In buying a diamond, the buyer should have the advice of a reliable Grading reports. While the acquisition of a diamond is the ultimate symbol of love, it also represents a major investment in time, energy and money. For example, would you buy a computer without warranty or documents? You need and deserve to feel confident in your decision and in the integrity of your stone. The blue-chip standard of diamond grading reports is issued by the Gemological Institute of America or GIA, a non-profit organization. At May Diamonds, we only carry GIA certified diamond stones, which are internationally respected by the diamond business community. That's why having a GIA Gem Trade Laboratory Diamond Grading Report with your diamond means peace of mind. Ensure that the pioneers of the most widely accepted and internationally recognized Diamond Grading System have graded your diamond, with the utmost impartiality and integrity. It's no wonder people pay more for a diamond backed by a GIA Gem Trade laboratory Diamond Grading Report. Which just may be the most valuable setting of all standards.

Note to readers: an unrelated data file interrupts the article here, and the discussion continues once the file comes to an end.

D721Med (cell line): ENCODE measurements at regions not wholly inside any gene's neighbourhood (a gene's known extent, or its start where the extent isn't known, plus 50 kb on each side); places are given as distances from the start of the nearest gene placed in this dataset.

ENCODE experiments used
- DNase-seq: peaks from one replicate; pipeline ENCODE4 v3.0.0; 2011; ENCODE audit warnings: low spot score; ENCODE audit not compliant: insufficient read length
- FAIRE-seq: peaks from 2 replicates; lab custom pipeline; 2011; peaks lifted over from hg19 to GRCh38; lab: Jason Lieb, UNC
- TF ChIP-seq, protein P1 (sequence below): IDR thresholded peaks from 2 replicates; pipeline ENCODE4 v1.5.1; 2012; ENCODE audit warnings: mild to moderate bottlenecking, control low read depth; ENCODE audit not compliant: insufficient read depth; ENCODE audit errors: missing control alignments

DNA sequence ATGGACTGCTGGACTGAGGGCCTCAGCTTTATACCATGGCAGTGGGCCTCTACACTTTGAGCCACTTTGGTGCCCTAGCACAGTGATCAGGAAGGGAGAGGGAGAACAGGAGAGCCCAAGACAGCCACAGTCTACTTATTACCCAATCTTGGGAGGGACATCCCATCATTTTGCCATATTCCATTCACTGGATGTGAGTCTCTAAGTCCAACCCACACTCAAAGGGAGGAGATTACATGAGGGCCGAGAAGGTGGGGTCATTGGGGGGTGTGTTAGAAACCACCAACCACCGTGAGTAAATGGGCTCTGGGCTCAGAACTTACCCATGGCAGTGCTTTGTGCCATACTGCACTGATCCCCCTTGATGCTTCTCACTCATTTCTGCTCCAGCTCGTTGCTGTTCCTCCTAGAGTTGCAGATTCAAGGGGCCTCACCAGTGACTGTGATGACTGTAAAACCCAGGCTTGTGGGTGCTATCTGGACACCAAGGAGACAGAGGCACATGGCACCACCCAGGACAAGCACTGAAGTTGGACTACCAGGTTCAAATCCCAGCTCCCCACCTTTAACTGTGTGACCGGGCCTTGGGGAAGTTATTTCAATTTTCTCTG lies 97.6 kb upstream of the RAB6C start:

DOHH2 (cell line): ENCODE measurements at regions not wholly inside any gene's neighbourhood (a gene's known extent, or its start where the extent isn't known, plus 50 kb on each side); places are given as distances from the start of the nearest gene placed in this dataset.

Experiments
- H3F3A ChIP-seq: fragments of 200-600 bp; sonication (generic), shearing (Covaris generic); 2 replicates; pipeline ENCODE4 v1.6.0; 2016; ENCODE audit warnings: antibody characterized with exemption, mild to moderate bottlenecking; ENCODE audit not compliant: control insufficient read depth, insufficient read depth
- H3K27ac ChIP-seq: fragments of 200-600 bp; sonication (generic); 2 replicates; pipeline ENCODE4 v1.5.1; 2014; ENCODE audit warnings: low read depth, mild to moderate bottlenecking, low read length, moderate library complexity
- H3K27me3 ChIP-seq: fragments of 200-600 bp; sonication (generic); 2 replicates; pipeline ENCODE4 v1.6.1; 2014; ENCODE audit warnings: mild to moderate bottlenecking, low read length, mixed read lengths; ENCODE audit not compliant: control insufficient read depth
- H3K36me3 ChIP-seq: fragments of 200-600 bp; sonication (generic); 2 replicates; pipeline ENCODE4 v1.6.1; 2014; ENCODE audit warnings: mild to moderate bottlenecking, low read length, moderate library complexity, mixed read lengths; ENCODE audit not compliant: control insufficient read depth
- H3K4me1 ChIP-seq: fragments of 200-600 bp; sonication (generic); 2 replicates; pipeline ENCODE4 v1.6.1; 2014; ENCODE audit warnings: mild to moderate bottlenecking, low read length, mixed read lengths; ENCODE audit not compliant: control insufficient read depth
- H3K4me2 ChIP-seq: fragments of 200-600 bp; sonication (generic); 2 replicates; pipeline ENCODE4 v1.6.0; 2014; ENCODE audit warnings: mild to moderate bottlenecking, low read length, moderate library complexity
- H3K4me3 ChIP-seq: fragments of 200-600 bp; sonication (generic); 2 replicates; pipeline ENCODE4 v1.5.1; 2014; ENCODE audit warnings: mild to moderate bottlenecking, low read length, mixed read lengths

The Larger a Diamond, the More Rare - Larger diamonds are found relatively infrequently in nature, which places them at the highest level of the Diamond Chart. What also makes a bigger diamond so desirable is that it shows off a stones fine color and cut, and therefore its brilliance, to its best advantage. A diamond's size is measured in carat weight, and each carat is equal to 100 points. A 0.50-carat diamond is the same as a 50-point diamond or a 1/2-carat stone. While larger diamonds are highly prized, diamonds of equal size may vary widely in value and brilliance, depending on their qualities of clarity, cut, and color.